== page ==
You’ll be landing at the Edmonton International Airport (YEG), located south of the City of Edmonton. YEG is served by major airlines including Air Canada, WestJet and their code-share partners (United, Delta, American, etc). New “Ultra Low Cost Carriers” such as Flair airlines & Swoop airlines now also operate to/from YEG from a number of North American Airports.

Once you’ve arrived at YEG, you’ll need transportation to/from the convention hotel. The easiest way to get to the hotel is via cab/Uber, you can check the approximate cost for an Uber using their Cost Estimator. You can also take the 747 bus service to the Century Park Terminal and take transit to the hotel. For complete details on transportation options from YEG head to for a great resource on your various options to make your travels as simple as possible!


Edmonton is served by several major highways including Highway 2 which is the main link between Edmonton and Calgary. Highway 16 to the east and 16 & 16A to the west are also major routes. Upon arriving at the Edmonton Inn & Conference Center, there is plenty of free parking in the hotel’s parking lot (part of the parking lot will likely be taped off, this is to accommodate for the fursuit parade, please do not park in these areas). Motor coach service is on the Red Arrow is an option if travelling from/to Calgary. Consult their website for more information, for rates and to book fares.


Edmonton has a major public transportation system which includes both bus and light rail transit options. Detailed route planning and fare information can be found at

Uber is also operating in Edmonton and you always have the option to take a taxi cab. Use your Uber app for the former option or contact a local taxi provider for the latter option.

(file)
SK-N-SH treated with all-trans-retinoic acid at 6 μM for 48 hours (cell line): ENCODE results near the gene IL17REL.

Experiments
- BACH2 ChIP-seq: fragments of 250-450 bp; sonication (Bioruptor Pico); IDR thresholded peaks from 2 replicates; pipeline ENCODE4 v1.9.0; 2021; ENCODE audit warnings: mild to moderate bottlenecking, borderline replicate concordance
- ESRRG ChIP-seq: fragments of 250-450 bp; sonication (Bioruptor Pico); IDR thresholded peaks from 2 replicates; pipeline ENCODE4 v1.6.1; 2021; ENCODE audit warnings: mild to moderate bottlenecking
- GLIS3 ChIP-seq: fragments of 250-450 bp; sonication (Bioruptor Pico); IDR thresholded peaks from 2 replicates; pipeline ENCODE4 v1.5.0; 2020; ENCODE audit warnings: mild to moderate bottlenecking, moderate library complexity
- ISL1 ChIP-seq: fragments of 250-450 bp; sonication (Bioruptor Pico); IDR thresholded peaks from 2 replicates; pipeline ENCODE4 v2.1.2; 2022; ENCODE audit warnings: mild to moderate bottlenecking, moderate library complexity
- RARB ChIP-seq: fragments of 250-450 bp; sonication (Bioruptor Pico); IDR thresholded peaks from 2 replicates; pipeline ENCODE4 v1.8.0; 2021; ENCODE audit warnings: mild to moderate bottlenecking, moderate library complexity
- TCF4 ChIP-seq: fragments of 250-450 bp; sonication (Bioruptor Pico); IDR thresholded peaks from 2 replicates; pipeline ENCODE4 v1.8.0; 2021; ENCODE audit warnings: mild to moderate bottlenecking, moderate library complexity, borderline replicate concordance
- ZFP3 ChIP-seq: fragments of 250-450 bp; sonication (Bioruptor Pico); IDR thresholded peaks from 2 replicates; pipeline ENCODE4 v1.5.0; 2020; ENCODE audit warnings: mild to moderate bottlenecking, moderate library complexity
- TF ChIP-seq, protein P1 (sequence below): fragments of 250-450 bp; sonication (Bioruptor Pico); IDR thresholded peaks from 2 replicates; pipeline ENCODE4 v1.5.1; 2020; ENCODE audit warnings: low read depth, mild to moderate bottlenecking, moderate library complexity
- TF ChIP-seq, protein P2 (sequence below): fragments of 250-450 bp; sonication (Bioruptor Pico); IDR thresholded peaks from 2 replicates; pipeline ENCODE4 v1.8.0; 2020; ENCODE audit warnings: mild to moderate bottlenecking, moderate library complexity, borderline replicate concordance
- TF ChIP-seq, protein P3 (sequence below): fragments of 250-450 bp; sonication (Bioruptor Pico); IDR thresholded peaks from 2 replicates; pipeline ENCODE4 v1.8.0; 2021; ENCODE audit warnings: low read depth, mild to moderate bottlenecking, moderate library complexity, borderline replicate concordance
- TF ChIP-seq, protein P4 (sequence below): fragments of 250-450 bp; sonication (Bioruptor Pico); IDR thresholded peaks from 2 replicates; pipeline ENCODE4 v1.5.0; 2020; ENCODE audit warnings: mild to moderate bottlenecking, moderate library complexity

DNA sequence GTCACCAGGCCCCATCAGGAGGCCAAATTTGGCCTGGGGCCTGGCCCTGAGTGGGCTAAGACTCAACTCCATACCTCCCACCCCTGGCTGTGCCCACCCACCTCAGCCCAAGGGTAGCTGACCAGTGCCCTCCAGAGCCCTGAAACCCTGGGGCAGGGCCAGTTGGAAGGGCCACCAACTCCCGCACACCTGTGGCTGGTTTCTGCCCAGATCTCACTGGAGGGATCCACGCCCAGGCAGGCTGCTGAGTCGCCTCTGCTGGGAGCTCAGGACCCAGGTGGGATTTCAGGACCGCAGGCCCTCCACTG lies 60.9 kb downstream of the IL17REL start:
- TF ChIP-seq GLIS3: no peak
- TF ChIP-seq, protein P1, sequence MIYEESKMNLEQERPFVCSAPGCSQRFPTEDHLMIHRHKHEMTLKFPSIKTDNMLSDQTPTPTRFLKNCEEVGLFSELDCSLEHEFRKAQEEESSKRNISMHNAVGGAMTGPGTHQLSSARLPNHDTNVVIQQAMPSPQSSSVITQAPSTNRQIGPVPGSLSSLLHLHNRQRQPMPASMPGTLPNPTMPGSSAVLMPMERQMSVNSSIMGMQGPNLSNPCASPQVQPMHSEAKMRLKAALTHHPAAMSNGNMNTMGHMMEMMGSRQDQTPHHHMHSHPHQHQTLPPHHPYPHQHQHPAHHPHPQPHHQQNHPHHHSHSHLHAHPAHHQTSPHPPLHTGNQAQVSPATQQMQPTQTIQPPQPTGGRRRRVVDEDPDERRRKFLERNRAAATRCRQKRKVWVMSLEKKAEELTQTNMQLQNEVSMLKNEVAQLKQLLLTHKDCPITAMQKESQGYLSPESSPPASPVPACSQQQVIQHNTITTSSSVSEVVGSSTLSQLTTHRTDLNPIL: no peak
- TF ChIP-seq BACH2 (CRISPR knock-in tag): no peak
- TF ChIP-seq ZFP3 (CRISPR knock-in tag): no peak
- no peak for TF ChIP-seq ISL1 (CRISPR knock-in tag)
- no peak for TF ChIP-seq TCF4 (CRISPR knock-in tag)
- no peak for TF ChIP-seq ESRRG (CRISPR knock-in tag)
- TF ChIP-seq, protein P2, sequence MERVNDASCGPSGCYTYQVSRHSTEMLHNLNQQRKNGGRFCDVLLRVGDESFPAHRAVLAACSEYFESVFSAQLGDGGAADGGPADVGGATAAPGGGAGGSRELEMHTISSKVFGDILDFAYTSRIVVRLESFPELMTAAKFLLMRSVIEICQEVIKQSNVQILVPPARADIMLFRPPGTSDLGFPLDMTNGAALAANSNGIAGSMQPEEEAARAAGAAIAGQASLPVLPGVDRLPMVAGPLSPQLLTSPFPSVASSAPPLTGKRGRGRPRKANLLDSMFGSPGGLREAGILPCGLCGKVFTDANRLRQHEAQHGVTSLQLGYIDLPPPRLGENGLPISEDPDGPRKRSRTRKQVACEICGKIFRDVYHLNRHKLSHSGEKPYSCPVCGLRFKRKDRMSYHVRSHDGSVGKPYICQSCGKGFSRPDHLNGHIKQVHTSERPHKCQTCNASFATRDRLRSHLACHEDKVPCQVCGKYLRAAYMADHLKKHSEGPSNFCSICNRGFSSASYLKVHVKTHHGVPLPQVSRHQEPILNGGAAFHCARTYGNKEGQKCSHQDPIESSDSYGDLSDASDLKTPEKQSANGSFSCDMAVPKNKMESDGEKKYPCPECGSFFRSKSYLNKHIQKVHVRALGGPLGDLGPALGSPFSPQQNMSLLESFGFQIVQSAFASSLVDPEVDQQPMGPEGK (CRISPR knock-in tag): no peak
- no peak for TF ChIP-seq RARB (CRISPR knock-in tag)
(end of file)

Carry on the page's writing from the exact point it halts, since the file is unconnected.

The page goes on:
While we know you’ll be spending much of your time at Broadway Tails, there’s a whole city outside of the convention’s doors just waiting to be explored!

Featured attractions in the Edmonton area include:

West Edmonton Mall – The world-famous shopping and entertainment complex features a multi-screen movie theatre (Cineplex’s Scotiabank Theatres), a massive indoor waterpark, a full-sized ice skating rink, sea lion shows, an indoor theme park (Galaxyland), two mini-golf courses, a state-of-the-art casino (Starlight Casino), bowling centre (Ed’s), Sea Life Caverns and much more.

“At 5.3 million square feet, the Mall is the size of a small city and is accredited as a zoo.

West Edmonton Mall is home to more than 800 stores and services including nine world-class attractions, two hotels, over 100 dining venues, the widest variety of one-of-a-kind retailers, and entertainment for all ages. Average yearly visitation is approximately 30.8 million, making West Edmonton Mall the province’s number-one tourist attraction.”

Fort Edmonton Park – “Fort Edmonton Park is nestled on 64 hectares (158 acres) of wooded parkland along Edmonton’s River Valley. What began as a Canada Centennial project in 1967 to reconstruct the old Fort Edmonton, quickly grew to encompass much more. Thanks to the dedicated efforts of the Rotary Club of Edmonton and the Fort Edmonton Foundation, the Park now includes the 1846 Hudson’s Bay Fort as well as the Streets of 1885, 1905, and 1920, depicting the evolution of Edmonton’s early history. Fort Edmonton Park is owned by the City of Edmonton and operated by the Fort Edmonton Management Company.”

Whyte Avenue – “Whyte Avenue (also known as 82 Avenue) is an arterial road in south-central Edmonton, Alberta, Canada. It became the main street of the City of Strathcona as it formed, and now runs through Old Strathcona. It was named in 1891 after Sir William Whyte, who was superintendent of the CPR’s western division from 1886 to 1897 and was knighted by King George V in 1911. Old Strathcona is Edmonton’s main arts and entertainment district, and is also a shopping hub for local residents and students at the nearby University of Alberta. Whyte Avenue, now a heritage area, is at the heart of this district, housing many shops, cafes, restaurants and bars.” – Trip Advisor

Royal Alberta Museum – “Our gallery spaces include two 30,000 square foot history halls chronicling millions of years of Alberta’s natural and cultural history; a 12,000 square foot feature gallery that will play host to touring exhibits from around the world; A 7,000 square foot Children’s Gallery where hands-on play is found in every corner; and a 3,000 square foot Bug Gallery where visitors can have close encounters with live invertebrates. Feed your curiosity.”